We compared the intervention (n = 405) and control (n = 396) group participants in the PPT-CFS for the same 44 variables shown in Table 2. The CFS-PPT participants in the intervention group differed from the control in only six variables, and four of these were for postrandomization change in diet (Table 3). The intervention group participants in the PPT-CFS were less likely to have an advanced adenoma at the end of the main trial (T4; P = 0.04), and were more likely to have increased physical activity at baseline (T0; P = 0.04). As expected, the intervention group participants made greater changes in the three dietary goals of the trial: fat, fiber, and fruits and vegetables during the 4 years of the main trial than the control group, and also consumed less fat and more fruits and vegetables at the end of the PPT.

During the main PPT, we collected FFQ dietary measurements at baseline as well as at each year of the PPT. In the PPT-CFS subcohort, there were two post-trial FFQs taken at 7.5 and 10.5 years after randomization. Figure 1 shows a plot of the dietary data for all three PPT dietary goals: percentage of energy from fat (A), grams of dietary fiber/1,000 kcal (B), and servings of fruits and vegetables/1,000 kcal/d (C). The means and 95% CI of these dietary measurements are plotted according to intervention and control groups. Although the intervention group significantly changed each of their dietary goals during the main trial, during the PPT-CFS, the trend for each dietary goal was significantly reversed, with fat increasing, and fiber and fruits and vegetables decreasing in the intervention group compared with the control group.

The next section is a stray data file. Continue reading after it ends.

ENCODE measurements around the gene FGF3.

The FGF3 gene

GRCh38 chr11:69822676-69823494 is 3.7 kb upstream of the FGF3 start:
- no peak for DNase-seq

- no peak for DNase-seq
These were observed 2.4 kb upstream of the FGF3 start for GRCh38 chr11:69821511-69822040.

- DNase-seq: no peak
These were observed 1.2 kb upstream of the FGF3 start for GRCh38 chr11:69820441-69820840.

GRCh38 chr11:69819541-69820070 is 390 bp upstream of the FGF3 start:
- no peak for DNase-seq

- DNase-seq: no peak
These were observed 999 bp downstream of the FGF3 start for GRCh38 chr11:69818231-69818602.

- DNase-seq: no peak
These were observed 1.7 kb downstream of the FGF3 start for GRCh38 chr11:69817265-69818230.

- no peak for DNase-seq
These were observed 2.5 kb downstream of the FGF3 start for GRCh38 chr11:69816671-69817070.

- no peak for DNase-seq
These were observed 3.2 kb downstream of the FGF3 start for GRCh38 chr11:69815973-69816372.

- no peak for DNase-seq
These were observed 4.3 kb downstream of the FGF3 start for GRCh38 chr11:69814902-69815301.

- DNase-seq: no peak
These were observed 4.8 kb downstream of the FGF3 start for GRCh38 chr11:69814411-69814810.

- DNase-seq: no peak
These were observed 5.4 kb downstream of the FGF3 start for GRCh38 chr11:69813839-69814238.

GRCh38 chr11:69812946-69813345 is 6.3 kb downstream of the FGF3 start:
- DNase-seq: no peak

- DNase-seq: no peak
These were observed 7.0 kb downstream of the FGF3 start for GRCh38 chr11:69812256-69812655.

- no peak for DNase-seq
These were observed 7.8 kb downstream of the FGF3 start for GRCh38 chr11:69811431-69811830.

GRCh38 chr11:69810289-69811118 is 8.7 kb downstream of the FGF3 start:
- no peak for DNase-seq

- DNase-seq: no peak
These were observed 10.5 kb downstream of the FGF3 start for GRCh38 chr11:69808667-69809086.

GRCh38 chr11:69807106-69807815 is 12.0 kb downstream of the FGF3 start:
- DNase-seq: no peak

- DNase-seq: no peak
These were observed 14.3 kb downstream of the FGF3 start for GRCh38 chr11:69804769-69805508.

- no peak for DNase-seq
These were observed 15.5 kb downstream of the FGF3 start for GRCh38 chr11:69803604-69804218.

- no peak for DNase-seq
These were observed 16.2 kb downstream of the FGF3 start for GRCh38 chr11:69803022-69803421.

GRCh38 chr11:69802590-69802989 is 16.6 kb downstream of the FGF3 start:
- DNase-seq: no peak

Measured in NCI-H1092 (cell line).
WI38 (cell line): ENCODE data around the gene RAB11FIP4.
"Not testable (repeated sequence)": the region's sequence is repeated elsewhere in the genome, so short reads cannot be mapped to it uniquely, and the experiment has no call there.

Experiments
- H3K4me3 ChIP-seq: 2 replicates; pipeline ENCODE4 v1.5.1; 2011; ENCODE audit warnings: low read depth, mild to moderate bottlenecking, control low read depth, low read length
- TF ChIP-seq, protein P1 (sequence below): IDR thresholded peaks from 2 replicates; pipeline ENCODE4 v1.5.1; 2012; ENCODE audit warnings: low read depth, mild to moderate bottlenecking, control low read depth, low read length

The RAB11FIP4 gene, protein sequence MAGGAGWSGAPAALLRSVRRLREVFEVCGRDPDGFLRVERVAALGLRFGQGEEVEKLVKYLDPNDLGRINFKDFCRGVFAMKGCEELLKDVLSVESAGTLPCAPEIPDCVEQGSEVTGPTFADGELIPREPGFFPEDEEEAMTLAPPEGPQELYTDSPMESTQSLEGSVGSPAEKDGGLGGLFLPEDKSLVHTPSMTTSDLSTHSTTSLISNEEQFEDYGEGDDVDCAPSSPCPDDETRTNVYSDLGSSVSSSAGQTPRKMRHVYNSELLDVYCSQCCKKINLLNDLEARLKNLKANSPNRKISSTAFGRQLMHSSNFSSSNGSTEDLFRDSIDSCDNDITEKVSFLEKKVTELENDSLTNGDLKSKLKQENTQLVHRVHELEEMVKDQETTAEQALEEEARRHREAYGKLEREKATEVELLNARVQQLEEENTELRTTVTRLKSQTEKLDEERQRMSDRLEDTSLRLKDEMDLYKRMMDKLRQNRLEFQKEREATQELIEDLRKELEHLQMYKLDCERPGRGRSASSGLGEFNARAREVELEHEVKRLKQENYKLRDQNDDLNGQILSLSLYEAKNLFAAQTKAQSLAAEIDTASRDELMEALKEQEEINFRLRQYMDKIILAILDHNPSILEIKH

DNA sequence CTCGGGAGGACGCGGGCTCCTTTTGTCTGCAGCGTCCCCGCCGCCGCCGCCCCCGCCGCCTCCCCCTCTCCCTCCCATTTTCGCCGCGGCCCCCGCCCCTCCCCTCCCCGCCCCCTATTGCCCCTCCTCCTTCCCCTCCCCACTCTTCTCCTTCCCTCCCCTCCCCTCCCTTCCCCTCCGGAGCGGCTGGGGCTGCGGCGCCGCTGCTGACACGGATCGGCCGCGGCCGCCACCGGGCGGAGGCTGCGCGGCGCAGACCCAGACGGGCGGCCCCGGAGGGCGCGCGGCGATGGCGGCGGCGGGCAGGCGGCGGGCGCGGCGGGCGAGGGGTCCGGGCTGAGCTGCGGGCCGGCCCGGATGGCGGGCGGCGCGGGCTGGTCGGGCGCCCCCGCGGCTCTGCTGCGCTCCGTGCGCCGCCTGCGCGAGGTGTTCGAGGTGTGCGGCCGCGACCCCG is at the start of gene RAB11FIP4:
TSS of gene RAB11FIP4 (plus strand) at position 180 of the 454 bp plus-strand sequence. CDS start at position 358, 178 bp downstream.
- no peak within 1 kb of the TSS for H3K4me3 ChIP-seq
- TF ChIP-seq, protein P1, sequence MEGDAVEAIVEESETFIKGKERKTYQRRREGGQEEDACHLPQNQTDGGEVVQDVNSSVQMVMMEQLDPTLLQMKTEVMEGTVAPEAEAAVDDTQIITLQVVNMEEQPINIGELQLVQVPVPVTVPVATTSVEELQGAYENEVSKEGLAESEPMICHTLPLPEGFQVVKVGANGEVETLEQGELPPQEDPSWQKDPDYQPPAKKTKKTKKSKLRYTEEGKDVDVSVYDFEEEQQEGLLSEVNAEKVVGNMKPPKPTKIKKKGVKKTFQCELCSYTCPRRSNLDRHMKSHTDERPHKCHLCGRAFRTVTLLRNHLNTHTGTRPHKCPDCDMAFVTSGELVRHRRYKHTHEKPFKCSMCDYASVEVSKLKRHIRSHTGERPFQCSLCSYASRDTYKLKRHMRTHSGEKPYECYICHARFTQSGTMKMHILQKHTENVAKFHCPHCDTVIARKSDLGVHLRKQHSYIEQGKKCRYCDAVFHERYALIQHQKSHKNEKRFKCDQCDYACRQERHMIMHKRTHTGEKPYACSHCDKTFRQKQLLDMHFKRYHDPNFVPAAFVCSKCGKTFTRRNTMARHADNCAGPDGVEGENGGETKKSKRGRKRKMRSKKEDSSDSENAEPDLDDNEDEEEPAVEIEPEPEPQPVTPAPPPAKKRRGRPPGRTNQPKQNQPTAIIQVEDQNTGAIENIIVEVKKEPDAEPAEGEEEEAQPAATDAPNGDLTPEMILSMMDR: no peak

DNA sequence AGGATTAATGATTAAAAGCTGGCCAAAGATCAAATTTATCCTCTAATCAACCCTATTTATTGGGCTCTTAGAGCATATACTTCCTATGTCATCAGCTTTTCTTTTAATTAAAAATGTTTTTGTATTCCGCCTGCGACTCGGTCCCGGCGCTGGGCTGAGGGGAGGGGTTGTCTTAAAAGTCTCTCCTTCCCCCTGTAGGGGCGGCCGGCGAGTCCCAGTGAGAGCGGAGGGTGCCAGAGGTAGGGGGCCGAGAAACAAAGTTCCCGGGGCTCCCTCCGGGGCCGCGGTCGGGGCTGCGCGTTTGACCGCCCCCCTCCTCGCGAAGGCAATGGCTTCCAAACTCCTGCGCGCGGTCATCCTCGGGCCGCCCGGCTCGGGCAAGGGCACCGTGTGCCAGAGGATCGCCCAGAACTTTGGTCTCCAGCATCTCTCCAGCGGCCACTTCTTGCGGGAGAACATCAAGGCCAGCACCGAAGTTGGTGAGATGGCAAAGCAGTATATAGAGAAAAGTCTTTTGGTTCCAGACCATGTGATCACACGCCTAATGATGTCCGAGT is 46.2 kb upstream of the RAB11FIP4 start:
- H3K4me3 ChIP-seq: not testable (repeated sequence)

To model the trend of the dietary change, a random effect model was designed (see Table 4 for formulation) and the intercept term was assumed to be random to account for the correlation of the dietary values within an individual. The intervention and control groups were not different for each of the dietary goals at baseline (T0), but there were significant differences in the change for each of the goals during the 4 years of the active intervention (Table 4). There were significant differences in the average change for each of the goals during the PPT-CFS. Even though the intervention group participants increased their fat intake and decreased their intake of fiber and fruits and vegetables during the PPT-CFS, when active dietary counseling ceased, they did not go back to their prerandomization baseline diet (P < 0.001 from paired t tests) and each of the three dietary goals was still significantly different from the controls during the PPT-CFS (P < 0.001 from t tests).